about the collaboration
With pavements of all different kinds, from red to grey tones, squared to rectangular shapes, it became time for Gemeente Eindhoven, the municipality, to reach out to envisions to join the process of rethinking the pavements of the city for the upcoming 40 years.
stone in process
‘We are in search of a warm grey stone which will fit with all the different architectural buildings that the city enhance, a stone with a timeless character, a hint to natural landscapes and a clear use of randomness.’ – Gemeente Eindhoven
envisionaires Iwan Pol, Simone Post, Tijs Gilde and Tomas Dirrix were invited to uncover and dive into the manufacturing process of concrete stones by visiting a number of dutch concrete manufacturers. The designers translated the knowledge they gained into hand made material experiments to find the boundaries and possibilities within the material. Research structure, textures and colour use began to take shape.
While being mindful of the briefing set by the gemeente, the designers maintained the experimental envisions way of working by developing an impressive collection of unique samples which sought to challenge the Gemeente Eindhoven to come across some innovative and new ideas by envisioning the future pavements..
This collaboration is a great example of how the collective worked as a team by responding on their individual processes and combining them into a shared concept by using each others strength as designers. Moments of feedback and reflecting at envisions HQ were a key component of this stage.
Following feedback, the conclusion of the research during stone in process resulted in a focus on three main design directions, choosing to dive into some classic design methods for making paving.
‘killing your darlings’, is sometimes the most difficult part of a process, but highly important to come to a logical step in which we could embrace the direction given from Gemeente Eindhoven alongside the possibilities within the factories in the short time span that is given before production. We have chosen 3 directions; wash out, cut out, stamp, to continue with in > stone in progress < in collaboration with Morssinkhof, one of the Dutch concrete manufacturers.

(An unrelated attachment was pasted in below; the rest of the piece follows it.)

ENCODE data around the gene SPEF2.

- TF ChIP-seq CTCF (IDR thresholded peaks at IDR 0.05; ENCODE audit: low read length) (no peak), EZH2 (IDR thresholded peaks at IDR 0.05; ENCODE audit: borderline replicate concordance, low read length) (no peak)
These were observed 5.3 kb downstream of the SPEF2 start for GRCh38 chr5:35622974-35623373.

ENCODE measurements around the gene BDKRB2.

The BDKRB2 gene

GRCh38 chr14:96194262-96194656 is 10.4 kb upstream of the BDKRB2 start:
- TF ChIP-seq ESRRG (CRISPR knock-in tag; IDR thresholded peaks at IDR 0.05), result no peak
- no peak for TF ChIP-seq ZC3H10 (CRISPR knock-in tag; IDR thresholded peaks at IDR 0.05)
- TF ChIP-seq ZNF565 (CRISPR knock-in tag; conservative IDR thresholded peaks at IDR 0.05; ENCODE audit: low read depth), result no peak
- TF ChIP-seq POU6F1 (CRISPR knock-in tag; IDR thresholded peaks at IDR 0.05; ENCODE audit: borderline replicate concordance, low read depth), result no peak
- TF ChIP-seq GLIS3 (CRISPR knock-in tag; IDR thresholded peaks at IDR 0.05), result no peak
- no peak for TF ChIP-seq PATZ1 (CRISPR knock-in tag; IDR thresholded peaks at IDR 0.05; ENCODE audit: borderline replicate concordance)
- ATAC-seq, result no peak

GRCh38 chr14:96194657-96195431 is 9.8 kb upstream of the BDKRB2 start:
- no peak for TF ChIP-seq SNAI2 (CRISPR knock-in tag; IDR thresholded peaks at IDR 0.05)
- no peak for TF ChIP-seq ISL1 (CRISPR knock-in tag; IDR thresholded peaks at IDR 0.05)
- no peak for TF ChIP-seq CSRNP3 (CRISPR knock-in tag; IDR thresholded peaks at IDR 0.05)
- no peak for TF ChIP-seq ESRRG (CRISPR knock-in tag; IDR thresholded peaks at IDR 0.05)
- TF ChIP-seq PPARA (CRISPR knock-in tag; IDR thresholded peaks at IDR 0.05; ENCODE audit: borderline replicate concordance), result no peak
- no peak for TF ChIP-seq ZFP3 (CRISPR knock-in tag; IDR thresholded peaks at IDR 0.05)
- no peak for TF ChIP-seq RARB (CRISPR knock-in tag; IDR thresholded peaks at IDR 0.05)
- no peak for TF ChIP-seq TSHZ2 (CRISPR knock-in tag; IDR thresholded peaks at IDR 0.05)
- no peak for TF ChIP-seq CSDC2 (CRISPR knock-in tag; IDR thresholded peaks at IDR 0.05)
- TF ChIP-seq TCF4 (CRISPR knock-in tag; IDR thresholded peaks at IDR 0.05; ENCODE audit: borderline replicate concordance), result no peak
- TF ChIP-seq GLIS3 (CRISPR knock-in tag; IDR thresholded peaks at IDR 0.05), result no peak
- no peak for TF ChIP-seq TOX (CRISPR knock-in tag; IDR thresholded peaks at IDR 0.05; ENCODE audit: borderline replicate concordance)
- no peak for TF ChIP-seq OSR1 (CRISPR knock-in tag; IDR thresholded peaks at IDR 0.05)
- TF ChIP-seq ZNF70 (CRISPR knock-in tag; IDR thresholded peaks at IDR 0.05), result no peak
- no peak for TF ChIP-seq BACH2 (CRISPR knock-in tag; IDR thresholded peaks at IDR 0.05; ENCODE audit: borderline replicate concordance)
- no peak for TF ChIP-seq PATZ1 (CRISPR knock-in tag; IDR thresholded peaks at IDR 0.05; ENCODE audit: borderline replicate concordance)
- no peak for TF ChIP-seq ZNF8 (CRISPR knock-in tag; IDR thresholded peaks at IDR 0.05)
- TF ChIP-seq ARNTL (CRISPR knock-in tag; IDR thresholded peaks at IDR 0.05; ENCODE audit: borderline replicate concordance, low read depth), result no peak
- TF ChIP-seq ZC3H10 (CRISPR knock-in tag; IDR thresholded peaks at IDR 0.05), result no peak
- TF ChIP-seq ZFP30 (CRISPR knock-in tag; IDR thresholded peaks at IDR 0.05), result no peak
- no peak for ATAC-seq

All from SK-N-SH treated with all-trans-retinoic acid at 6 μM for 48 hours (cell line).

stone in progress
As a second chapter to the > stone in process < story, envisions collaborated with concrete manufacturer Morssinkhof to further rethink the typical style of making pavements. The envisionaires worked within Morssinkhof’s factory hand in hand with the laboratory to be able to share knowledge and challenge each other to take undiscovered paths, to alter the 3 chosen design directions: wash out, cut out, stamp – on an industrial level, experimenting with the machinery to develop new design possibilities.
wash out – Manipulating the machines which usually wash out a batch of stones, the designers uncovered a technique which uses the pressure and path of the water to create patterns in the stones surface. Gravel is normally added to cement to give strength and the cement is the main colour carrier however this method is not consistent for the use of colour as over time the colour of concrete tends to fade. envisions sought to create a stone where the colour is created by revealing sections of the gravel within the stones surface, for which the factory use a powerful water jet to remove the outer surface, revealing the colour of gravel underneath.
cut out – Not wanting the current paving stones around Eindhoven to go to waste, the designers had the idea to manufacture a stone with a cut out section where the previously used stones would fit in perfectly. This creates new possibilities of creating a randomness pattern with one single stone.
stamp – A way of imprinting the stones to create different densities within the surface, giving the effect of natural man made waves and erosion from landscapes.
Envisionaire Roel Deden was asked to portray the ideas within a digital, virtual reality representation of the main streets of Eindhoven. This gave us the opportunity to let the Gemeente Eindhoven become part of the pavements, to experience them in a realistic context. Through a VR headset they were immersed into an Eindhoven landscape where the stones have been multiplied, with the ability to change perspective from standing at a distance to get a full view or bending down to get a closer look at the details. This was also a great tool for the other envisionaires to be able to grasp an idea of reality and how a stone would look like if you scale it up or multiply it in different pavement grids.